Competing narratives suggest that liberal arts students either become over-educated baristas or high-powered Silicon Valley executives. Some parents even worry that a humanities degree equals dead-end job prospects.
But a recent report from the American Academy of Arts & Sciences (AMCAD) finds that humanities majors don’t experience drastically different outcomes than other majors. In terms of salary and job satisfaction, humanities grads seem to do just fine, writes Katherine Long for Seattle Times. AMCAD researchers considered both salary outcomes and quality of life by analyzing data from the U.S. Census Bureau and Gallup-Purdue Index.
A humanities major myself, I was curious about the state of my fellow grads in the field, so I combed through the report and pulled out seven interesting takeaways to share with you:
1: Humanities majors do not equal humanities jobs. More than a third of humanities majors report no relationship between their job and their degree, compared to less than 15% of engineering grads. Instead, almost a third of humanities grads hold sales, services, or administrative support positions—and 14% are managers.
2: Humanities grads do earn less—but not by much. Humanities grads’ median salary in 2015 was $52,000, or about $8,000 less than the median for all college graduates. Humanities grads do, however, earn significantly more than workers with only an associate degree ($40,000) or high school diploma ($34,000).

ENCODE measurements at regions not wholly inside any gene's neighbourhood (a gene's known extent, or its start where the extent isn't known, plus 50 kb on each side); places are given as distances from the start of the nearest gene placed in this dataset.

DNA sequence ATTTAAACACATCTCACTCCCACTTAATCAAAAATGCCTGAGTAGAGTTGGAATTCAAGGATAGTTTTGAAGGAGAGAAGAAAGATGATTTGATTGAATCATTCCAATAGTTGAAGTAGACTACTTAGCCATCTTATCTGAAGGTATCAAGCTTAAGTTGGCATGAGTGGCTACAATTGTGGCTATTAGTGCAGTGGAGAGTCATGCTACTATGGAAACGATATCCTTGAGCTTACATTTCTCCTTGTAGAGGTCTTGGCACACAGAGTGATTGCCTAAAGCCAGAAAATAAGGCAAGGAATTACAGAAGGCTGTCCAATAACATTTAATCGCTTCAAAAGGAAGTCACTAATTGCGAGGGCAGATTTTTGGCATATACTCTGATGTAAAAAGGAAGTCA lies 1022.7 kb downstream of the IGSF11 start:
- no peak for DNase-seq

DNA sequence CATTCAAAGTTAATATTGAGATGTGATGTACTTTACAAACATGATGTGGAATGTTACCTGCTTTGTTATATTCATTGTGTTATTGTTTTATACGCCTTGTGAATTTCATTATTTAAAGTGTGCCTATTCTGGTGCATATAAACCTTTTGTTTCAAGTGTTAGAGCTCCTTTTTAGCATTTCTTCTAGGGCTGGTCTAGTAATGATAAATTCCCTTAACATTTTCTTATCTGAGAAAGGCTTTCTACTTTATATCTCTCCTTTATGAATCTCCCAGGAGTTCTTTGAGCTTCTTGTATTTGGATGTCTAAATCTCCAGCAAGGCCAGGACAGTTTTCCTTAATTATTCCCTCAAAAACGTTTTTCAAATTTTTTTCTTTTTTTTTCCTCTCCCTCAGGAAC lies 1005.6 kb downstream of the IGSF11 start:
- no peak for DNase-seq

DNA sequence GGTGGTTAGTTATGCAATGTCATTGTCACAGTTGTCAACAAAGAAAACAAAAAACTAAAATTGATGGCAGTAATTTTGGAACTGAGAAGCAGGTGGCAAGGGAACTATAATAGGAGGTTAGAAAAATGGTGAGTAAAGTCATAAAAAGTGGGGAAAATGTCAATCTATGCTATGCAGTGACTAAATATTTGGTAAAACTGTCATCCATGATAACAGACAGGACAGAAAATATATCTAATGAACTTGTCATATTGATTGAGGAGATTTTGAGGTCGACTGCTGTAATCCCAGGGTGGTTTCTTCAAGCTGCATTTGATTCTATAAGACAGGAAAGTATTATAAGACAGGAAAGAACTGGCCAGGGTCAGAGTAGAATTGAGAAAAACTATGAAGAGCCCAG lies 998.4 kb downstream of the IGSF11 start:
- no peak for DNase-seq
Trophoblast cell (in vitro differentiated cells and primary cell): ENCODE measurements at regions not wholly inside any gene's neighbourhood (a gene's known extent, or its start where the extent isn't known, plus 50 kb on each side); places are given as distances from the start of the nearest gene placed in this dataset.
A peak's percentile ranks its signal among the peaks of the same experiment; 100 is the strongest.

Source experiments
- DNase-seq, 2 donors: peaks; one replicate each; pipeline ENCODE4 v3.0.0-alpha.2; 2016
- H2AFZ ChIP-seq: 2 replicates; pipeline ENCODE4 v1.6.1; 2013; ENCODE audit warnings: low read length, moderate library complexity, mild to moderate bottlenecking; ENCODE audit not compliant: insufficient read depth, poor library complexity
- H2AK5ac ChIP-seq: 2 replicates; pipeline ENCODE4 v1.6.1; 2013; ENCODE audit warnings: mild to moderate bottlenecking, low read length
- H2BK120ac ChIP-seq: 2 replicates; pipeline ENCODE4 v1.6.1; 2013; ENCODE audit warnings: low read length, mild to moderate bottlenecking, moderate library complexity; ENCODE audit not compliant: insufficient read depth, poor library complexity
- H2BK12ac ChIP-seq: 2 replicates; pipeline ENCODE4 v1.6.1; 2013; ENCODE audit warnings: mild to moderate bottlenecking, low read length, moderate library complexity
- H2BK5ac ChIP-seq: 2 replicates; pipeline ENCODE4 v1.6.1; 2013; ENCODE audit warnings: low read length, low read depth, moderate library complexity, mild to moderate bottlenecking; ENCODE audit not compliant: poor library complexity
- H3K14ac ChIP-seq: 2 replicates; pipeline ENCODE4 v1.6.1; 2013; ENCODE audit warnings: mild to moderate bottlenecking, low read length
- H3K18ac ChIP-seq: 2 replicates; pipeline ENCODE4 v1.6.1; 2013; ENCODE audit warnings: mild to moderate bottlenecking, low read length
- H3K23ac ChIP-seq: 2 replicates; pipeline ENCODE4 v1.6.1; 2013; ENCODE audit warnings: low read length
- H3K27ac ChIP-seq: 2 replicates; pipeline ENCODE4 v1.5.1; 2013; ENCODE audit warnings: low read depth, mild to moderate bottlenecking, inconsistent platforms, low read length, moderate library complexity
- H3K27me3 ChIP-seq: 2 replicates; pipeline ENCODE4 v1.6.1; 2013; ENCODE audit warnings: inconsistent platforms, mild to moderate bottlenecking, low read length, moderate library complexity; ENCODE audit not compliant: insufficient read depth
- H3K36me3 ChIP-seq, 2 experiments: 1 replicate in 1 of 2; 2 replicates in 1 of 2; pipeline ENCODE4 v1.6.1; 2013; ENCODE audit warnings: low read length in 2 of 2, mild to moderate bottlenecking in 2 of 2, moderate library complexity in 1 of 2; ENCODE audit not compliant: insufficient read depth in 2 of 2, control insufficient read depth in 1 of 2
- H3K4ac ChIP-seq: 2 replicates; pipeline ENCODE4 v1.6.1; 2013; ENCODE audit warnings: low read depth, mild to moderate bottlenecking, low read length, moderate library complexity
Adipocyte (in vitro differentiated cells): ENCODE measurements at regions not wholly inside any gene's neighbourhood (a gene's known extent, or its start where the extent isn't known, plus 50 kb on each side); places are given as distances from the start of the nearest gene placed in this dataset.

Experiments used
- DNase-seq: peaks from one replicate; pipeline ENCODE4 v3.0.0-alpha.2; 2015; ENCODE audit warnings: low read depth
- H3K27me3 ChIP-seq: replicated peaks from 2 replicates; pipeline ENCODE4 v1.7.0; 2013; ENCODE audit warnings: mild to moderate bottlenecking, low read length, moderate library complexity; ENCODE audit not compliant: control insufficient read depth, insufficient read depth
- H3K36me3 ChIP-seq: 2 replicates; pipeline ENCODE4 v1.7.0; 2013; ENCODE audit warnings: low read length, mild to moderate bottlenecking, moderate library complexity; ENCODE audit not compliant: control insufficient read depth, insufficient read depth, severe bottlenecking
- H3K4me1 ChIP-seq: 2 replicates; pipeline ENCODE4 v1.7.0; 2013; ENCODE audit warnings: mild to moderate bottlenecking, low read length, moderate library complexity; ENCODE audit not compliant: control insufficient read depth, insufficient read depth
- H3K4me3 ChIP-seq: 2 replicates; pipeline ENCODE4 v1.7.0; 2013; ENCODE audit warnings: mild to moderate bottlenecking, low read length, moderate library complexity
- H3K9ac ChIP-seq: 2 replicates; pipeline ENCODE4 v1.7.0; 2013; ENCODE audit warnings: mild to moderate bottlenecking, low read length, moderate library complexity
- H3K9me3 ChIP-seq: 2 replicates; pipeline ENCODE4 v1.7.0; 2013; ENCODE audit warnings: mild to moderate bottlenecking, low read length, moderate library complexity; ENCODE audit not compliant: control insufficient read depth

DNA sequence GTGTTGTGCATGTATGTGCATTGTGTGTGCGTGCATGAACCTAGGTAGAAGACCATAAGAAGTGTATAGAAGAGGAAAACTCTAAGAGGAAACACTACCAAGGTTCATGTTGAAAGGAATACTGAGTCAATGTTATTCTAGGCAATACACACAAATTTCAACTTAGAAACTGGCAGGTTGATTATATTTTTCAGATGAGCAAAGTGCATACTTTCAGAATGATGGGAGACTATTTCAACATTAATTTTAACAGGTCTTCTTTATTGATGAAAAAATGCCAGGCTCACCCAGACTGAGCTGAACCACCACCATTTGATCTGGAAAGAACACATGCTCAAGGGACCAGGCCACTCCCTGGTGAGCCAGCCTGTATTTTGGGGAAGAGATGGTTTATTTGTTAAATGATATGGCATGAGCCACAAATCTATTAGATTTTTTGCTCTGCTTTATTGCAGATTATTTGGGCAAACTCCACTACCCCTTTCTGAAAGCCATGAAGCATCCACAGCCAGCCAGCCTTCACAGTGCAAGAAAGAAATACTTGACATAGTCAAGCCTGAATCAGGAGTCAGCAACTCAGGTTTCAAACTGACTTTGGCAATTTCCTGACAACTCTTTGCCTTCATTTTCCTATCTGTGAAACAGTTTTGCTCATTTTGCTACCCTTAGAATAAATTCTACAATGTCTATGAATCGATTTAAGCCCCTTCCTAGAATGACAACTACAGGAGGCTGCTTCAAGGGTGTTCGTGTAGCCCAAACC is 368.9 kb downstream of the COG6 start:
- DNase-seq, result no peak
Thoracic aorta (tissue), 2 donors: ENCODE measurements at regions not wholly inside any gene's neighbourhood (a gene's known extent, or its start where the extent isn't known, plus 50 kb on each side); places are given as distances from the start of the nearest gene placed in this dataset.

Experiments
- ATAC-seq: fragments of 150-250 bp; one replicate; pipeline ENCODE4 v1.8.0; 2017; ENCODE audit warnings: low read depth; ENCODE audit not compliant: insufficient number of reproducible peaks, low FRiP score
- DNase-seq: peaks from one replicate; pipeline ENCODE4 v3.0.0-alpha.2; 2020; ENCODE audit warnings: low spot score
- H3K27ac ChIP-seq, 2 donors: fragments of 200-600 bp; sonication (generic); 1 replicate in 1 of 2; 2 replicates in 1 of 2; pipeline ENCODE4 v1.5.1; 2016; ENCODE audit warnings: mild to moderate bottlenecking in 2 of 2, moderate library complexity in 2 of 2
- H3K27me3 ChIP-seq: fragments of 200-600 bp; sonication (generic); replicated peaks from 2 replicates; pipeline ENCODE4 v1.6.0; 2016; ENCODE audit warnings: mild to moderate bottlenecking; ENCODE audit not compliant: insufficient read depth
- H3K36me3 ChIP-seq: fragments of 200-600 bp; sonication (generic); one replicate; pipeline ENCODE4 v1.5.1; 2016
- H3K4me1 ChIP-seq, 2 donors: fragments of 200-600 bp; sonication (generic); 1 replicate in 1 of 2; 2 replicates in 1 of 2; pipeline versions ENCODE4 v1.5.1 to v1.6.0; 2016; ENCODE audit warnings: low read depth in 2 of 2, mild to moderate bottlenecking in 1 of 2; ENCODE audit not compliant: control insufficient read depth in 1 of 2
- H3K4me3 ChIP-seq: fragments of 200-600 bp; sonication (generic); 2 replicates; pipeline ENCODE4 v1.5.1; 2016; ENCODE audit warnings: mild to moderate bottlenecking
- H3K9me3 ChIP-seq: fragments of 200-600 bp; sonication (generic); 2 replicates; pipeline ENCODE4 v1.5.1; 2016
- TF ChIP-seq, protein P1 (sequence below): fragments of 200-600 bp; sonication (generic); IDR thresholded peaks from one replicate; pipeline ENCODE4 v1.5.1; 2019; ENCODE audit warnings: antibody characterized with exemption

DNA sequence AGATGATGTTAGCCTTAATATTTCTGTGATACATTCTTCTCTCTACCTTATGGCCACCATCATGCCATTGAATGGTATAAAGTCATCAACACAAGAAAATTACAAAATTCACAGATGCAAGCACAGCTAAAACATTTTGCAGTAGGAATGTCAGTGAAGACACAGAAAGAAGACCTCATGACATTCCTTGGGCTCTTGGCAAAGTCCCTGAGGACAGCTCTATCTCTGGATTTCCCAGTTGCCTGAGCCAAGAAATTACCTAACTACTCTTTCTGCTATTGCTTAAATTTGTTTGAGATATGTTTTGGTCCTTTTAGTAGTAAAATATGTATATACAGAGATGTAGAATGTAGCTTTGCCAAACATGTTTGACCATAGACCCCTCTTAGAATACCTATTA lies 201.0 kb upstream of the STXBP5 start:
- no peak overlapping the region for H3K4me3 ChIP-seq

3: Humanities grads are satisfied with their jobs. About 87% of humanities grads are satisfied with their jobs, compared to 76.2% of all college graduates. Roughly equal numbers of humanities and engineering majors are deeply interested in their work (about 72%) and use their strengths each day (about 70%).
4: But humanities grads aren’t satisfied with their salary—and neither are engineering grads. Only 42% of humanities grads say they have enough money to do everything they want. More money doesn’t necessarily solve the problem, though. Just 51% of grads from engineering, one of the highest-paid majors, feel they have enough money. However, humanities grads are more likely than engineers to say they worry about money.
5: Advanced humanities degrees lead to higher salaries. In every humanities discipline, advanced degree holders made substantially more than bachelor’s degree holders. When looking at the group as a whole, humanities grads with advanced degrees had a median salary that was 38% higher than those with only a bachelor’s degree ($72,000 vs. $52,000). Humanities grads with advanced degrees also have more degree-specific careers.
6: Humanities majors don’t have more debt than other students. College graduates under 35 tend to have either no debt or more than $10,000 in debt. But humanities and non-humanities majors’ debt levels aren’t significantly different.
7: The humanities has a gender wage gap, too. Across all fields, women earn less than their male counterparts. But humanities grads are more equal than others. While humanities fields have a 20% gender pay gap, it’s smaller than the pay gap in science fields (AMACAD report, accessed 4/6; Long, Seattle Times, 4/6).